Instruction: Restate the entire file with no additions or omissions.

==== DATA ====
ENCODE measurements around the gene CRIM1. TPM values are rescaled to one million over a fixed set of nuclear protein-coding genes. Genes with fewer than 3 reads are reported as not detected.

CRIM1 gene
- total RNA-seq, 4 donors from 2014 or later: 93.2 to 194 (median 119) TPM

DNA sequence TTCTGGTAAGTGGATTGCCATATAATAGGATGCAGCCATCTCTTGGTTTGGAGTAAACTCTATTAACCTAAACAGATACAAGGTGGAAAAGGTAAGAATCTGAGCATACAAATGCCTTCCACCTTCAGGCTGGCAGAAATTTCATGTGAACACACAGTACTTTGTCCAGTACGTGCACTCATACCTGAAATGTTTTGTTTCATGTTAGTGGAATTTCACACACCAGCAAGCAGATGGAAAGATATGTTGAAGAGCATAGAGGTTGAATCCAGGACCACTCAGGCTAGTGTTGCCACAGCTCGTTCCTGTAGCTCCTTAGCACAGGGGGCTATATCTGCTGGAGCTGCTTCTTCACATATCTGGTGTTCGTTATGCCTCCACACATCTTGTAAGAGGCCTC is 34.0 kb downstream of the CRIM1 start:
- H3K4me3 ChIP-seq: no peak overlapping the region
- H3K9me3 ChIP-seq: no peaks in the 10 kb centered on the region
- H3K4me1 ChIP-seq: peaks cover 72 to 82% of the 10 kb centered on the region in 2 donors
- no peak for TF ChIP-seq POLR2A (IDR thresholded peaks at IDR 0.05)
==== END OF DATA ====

ENCODE measurements around the gene CRIM1. TPM values are rescaled to one million over a fixed set of nuclear protein-coding genes. Genes with fewer than 3 reads are reported as not detected.

CRIM1 gene
- total RNA-seq, 4 donors from 2014 or later: 93.2 to 194 (median 119) TPM

DNA sequence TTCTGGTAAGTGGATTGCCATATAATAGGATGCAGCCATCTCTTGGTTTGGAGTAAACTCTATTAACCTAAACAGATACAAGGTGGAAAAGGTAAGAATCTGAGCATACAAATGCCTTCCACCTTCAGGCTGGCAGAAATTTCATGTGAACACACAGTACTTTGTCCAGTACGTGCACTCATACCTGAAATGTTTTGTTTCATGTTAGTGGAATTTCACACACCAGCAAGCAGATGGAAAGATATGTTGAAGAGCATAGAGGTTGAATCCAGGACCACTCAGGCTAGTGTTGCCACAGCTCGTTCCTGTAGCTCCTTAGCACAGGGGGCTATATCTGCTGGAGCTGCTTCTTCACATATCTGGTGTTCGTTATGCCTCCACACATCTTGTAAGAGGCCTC is 34.0 kb downstream of the CRIM1 start:
- H3K4me3 ChIP-seq: no peak overlapping the region
- H3K9me3 ChIP-seq: no peaks in the 10 kb centered on the region
- H3K4me1 ChIP-seq: peaks cover 72 to 82% of the 10 kb centered on the region in 2 donors
- no peak for TF ChIP-seq POLR2A (IDR thresholded peaks at IDR 0.05)